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‘Family didn’t know she’d been bitten’: warning about snakes after six-year-old dies

A GIRL killed by a brown snake in Far North NSW did not know she had been bitten until several hours later when she was almost comatose, the shire’s deputy mayor says.
Nanjing Night Net

The six-year-old girldied on Saturday after being bitten on a property outside Walgett on Friday,prompting emergency services to issue a state-wide warning.

She was taken to Walgett Hospital,where doctors administered anti-venom, about 3pmon Friday.

She was thenflown to the Sydney Children’s Hospital in Randwick, where she was placed on life support.

After her condition deteriorated significantly, she was transferred back to Walgett Hospital, where she died.

Walgett Shire deputy mayor Jane Keir, a registered nurse for more than 40 years, said she believed the girl did not see the snake and did not know that she had been bitten until several hours later.

By the time her family took her to Walgett Hospital, it was a “pretty drastic case” and there was probably little that could have been done, she said.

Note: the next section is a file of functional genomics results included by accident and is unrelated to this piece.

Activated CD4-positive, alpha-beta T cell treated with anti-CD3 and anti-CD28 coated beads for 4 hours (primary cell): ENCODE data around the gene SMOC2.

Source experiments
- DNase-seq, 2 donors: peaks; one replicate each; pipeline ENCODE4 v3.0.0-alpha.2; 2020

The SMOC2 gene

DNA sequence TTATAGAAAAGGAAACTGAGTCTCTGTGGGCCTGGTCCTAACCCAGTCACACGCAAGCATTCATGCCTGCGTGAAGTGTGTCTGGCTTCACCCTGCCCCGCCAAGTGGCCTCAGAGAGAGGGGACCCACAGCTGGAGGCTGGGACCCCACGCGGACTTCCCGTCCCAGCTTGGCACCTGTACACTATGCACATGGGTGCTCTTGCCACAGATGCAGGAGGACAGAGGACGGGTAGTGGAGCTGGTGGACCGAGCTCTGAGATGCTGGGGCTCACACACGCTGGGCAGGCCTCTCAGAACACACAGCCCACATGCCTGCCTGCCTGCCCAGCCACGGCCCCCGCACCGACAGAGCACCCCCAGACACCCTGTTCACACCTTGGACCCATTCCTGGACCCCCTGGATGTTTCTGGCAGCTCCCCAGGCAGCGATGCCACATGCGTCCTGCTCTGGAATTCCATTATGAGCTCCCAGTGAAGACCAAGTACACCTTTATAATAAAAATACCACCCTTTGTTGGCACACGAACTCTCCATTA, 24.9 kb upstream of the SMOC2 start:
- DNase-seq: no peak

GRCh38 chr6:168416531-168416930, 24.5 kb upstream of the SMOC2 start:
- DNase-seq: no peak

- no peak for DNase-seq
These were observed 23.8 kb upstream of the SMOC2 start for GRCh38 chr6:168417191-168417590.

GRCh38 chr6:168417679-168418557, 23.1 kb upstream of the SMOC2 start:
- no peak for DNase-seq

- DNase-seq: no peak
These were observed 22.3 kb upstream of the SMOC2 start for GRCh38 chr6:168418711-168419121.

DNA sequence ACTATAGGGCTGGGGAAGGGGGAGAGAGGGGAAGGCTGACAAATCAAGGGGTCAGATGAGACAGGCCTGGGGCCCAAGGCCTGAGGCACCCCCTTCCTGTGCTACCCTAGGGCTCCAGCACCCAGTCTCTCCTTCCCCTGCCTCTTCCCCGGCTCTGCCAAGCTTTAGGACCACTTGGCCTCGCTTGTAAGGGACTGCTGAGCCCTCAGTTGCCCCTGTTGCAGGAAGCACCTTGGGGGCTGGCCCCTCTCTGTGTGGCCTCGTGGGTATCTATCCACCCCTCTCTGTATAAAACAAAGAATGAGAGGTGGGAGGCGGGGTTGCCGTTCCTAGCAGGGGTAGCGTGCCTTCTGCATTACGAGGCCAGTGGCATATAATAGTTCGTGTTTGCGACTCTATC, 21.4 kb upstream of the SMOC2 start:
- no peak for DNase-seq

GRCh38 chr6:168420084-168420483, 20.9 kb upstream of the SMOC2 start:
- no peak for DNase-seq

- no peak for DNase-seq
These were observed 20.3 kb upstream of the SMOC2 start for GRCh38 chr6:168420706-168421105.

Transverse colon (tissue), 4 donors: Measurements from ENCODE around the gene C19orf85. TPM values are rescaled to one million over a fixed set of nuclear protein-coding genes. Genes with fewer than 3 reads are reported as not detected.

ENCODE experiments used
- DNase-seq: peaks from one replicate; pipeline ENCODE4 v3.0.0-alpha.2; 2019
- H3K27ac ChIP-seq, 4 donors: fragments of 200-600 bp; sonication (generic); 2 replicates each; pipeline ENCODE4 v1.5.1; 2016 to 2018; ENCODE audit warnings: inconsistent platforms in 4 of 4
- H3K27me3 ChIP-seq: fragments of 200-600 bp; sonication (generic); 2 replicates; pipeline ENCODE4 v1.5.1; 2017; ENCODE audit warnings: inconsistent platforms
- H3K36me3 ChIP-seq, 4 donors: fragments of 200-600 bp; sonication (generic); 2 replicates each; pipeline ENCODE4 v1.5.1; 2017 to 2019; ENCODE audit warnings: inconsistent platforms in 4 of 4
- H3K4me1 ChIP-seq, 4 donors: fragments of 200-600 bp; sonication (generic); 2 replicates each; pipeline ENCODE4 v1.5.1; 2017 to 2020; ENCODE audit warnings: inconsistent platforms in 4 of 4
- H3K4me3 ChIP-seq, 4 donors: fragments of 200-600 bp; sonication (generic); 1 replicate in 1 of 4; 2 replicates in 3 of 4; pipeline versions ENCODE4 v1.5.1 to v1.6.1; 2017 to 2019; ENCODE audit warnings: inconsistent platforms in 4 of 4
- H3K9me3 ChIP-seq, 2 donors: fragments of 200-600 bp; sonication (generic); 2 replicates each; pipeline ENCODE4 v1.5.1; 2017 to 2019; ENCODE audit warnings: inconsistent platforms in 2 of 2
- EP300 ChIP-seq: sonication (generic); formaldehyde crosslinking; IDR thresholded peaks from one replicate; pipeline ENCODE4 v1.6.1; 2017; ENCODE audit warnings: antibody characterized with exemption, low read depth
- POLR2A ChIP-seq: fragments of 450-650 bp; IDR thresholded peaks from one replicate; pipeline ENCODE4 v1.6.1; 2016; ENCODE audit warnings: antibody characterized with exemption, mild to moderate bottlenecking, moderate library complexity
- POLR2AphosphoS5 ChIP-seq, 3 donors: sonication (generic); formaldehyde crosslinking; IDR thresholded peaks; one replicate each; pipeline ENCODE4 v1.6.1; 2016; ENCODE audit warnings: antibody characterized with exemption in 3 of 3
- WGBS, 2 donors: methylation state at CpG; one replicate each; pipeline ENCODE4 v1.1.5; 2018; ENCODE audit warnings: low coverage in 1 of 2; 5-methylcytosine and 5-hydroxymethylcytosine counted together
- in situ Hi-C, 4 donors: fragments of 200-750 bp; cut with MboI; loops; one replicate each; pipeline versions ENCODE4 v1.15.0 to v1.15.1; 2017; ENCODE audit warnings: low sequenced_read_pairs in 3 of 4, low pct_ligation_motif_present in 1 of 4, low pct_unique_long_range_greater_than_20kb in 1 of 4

“I believe the family didn’t know she’dbeen bitten and, by the time they’d realised, she was comatose,” Cr Keir said.

“The little girl could have been on the edge of Sydney and the result would have been the same.”

Cr Keir said she believed the girl trod on the snake while outside on her family’sproperty, about 25 kilometres from the Walgett township.

She was suffocating by the time she was admitted to hospital and the family wasn’t able to identify what snake bit her because no one saw it, Cr Keir said.

Eastern brown snakes cause more deaths than any other species of snake in Australia and victims often don’trealise they have been bitten.

The initial bite is generally painless and often difficult to detect, theAustralian Museum says.

Many bites are caused by people trying to kill ormove them or accidentally treadingon inactive snakesthat are sheltering beneath logs, rocks orman-made covers such as sheets of iron or building material.

The snakes react defensively and viciously if surprised or cornered. They typically have small fangs but extremely potent venom that can cause progressive paralysis and uncontrollable bleeding that can spread to the brain.

Tips include:

• If you are bitten by a snake, ensure someone calls Triple Zero (000) immediately;

• Until help arrives, if the bite is on a limb, apply a pressure immobilisation bandage but not so tight it will cut off circulation;

• If the bite is not on a limb, apply direct and firm pressure to the bite site with your hands (it is also important the patient is kept still); and,

• Check items of clothing that have been left outside before wearing them and if you lift something such as a rock or log, lift the object so it’s facing away from you.

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